Oskar Schell is like any nine-year-old, except that he is tumbling through grief over his father's death in the attack on the World Trade Center. As his mind races to outpace reality, Oskar sets out on the ultimate scavenger hunt through New York City to discover more about a key he finds among his father's belongings. As with his debut, Everything Is Illuminated, Foer employs colliding time lines. Here Oskar's grandparents inch toward "living" through emotional letters that release the horrors of their Dresden childhood. Only Oskar's mother remains a remote caregiver for most of the novel. Throughout, Foer nimbly explores the misunderstandings that compound when grief silences its victims. It's hard to believe that such an inherently sad story could be so entertaining, but Foer's writing lightens the load. Oskar's rolling chatter, punctuated by stinging declarations, is often welcome comic relief. Oskar is alive, and as he invents a safer world in his head and among all those he touches, he's also learning to live. Foer's excellent second novel vibrates with the details of a current tragedy but successfully explores the universal questions that trauma brings on its floodtide. Highly recommended. [See Prepub Alert, LJ 12/04.]-Rebecca Miller, Library Journal (c) Copyright 2010. Library Journals LLC, a wholly owned subsidiary of Media Source, Inc. No redistribution permitted.
Publishers Weekly Review
Safran Foer's bestseller follows the adventures of nine-year-old Oskar Schell, a scientist, collector, tambourine player, and solver of puzzles. The young boy roams New York City in a fervent search for a lock that will match the key left behind by his father, who was killed in the terrorist attacks of September 11. Jeff Woodman captures all of Oskar's contradictions: a prodigy who understands physics and lives in terror of the immediate world around him. Richard Ferrone provides Oskar's grandfather a gravelly voice, while Barbara Caruso deftly renders Oskar's grandmother, lending her a slight European accent and the right mix of wisdom and helplessness. This fine ensemble recording will keep listeners engaged. A Mariner paperback. (Dec.) (c) Copyright PWxyz, LLC. All rights reserved.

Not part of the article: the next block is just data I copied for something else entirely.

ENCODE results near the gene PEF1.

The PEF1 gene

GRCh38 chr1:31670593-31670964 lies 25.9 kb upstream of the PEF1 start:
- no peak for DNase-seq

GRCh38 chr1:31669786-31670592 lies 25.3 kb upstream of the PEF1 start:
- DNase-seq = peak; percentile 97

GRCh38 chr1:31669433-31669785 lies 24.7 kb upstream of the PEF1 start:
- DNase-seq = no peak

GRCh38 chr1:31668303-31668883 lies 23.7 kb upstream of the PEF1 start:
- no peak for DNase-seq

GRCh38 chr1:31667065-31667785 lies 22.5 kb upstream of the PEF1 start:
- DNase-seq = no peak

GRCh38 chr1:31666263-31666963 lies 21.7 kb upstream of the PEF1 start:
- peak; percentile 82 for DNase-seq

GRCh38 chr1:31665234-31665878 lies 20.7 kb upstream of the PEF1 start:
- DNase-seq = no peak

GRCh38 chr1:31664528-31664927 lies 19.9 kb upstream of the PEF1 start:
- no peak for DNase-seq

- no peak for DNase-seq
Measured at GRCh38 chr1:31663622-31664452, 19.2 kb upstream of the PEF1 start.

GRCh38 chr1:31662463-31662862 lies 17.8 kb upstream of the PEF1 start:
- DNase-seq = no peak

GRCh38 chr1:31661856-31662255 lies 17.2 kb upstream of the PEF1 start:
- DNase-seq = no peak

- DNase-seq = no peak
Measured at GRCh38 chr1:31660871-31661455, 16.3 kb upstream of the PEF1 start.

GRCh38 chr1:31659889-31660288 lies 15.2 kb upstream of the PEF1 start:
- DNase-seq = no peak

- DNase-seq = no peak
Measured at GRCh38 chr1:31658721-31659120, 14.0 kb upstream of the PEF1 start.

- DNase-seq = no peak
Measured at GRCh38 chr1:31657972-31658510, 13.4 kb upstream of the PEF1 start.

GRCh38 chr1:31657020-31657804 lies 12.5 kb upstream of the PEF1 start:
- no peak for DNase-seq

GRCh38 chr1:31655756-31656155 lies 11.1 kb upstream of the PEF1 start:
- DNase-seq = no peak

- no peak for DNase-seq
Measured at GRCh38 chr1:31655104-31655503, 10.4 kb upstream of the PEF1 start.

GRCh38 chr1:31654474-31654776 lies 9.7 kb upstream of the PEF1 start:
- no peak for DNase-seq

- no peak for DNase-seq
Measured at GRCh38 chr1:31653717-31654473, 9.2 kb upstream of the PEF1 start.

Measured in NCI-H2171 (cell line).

School Library Journal Review
Adult/High School-Oskar Schell is not your average nine-year-old. A budding inventor, he spends his time imagining wonderful creations. He also collects random photographs for his scrapbook and sends letters to scientists. When his father dies in the World Trade Center collapse, Oskar shifts his boundless energy to a quest for answers. He finds a key hidden in his father's things that doesn't fit any lock in their New York City apartment; its container is labeled "Black." Using flawless kid logic, Oskar sets out to speak to everyone in New York City with the last name of Black. A retired journalist who keeps a card catalog with entries for everyone he's ever met is just one of the colorful characters the boy meets. As in Everything Is Illuminated (Houghton, 2002), Foer takes a dark subject and works in offbeat humor with puns and wordplay. But Extremely Loud pushes further with the inclusion of photographs, illustrations, and mild experiments in typography reminiscent of Kurt Vonnegut's Breakfast of Champions (Dell, 1973). The humor works as a deceptive, glitzy cover for a fairly serious tale about loss and recovery. For balance, Foer includes the subplot of Oskar's grandfather, who survived the World War II bombing of Dresden. Although this story is not quite as evocative as Oskar's, it does carry forward and connect firmly to the rest of the novel. The two stories finally intersect in a powerful conclusion that will make even the most jaded hearts fall.-Matthew L. Moffett, Northern Virginia Community College, Annandale (c) Copyright 2010. Library Journals LLC, a wholly owned subsidiary of Media Source, Inc. No redistribution permitted.